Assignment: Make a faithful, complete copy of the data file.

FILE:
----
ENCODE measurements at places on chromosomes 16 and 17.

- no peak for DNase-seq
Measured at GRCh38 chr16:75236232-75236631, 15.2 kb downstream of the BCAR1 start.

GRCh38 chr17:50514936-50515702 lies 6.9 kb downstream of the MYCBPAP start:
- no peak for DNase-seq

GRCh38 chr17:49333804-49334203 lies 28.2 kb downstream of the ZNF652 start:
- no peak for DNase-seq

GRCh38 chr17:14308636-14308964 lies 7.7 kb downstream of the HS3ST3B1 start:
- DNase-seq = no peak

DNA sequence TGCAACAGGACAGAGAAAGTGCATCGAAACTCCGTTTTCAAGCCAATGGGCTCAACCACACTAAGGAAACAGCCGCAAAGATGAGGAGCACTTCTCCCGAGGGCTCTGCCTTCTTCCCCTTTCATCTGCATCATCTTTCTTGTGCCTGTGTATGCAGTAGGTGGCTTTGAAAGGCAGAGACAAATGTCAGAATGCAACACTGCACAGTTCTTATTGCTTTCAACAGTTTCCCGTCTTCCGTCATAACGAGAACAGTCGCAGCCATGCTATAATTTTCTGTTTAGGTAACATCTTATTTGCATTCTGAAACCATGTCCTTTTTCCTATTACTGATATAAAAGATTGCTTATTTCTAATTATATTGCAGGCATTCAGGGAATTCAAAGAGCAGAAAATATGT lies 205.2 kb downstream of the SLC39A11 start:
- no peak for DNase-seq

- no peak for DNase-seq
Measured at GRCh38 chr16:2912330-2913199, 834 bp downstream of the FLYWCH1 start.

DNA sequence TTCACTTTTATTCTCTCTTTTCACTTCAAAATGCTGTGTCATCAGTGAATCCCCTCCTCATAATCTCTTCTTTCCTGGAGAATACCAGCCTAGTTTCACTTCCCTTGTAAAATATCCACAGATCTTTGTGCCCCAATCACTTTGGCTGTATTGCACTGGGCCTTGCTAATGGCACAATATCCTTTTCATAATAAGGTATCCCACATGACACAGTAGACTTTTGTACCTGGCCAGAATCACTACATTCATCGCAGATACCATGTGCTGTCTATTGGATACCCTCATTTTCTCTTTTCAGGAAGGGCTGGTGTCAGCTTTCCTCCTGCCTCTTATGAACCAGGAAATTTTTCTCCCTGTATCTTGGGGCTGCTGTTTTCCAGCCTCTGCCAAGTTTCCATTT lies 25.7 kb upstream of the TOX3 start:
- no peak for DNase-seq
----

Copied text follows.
ENCODE measurements at places on chromosomes 16 and 17.

- no peak for DNase-seq
Measured at GRCh38 chr16:75236232-75236631, 15.2 kb downstream of the BCAR1 start.

GRCh38 chr17:50514936-50515702 lies 6.9 kb downstream of the MYCBPAP start:
- no peak for DNase-seq

GRCh38 chr17:49333804-49334203 lies 28.2 kb downstream of the ZNF652 start:
- no peak for DNase-seq

GRCh38 chr17:14308636-14308964 lies 7.7 kb downstream of the HS3ST3B1 start:
- DNase-seq = no peak

DNA sequence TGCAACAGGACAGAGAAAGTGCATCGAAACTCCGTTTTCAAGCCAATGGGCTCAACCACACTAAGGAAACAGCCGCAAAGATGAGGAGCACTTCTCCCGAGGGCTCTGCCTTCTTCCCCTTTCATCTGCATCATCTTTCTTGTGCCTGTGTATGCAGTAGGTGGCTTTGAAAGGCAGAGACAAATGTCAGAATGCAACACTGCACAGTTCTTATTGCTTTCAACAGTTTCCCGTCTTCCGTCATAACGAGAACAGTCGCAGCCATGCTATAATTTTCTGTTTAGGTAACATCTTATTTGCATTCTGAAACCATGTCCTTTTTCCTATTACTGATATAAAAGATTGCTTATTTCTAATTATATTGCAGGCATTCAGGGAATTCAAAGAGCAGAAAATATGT lies 205.2 kb downstream of the SLC39A11 start:
- no peak for DNase-seq

- no peak for DNase-seq
Measured at GRCh38 chr16:2912330-2913199, 834 bp downstream of the FLYWCH1 start.

DNA sequence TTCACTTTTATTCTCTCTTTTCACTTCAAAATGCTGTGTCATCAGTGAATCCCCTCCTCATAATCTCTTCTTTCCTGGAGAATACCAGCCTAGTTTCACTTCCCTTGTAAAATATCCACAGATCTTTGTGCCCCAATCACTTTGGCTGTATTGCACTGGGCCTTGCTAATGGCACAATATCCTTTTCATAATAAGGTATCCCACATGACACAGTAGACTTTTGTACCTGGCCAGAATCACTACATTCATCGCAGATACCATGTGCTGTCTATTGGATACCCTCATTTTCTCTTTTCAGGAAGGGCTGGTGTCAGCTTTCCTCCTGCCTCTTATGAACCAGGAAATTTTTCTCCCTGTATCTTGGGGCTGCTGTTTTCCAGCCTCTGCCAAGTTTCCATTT lies 25.7 kb upstream of the TOX3 start:
- no peak for DNase-seq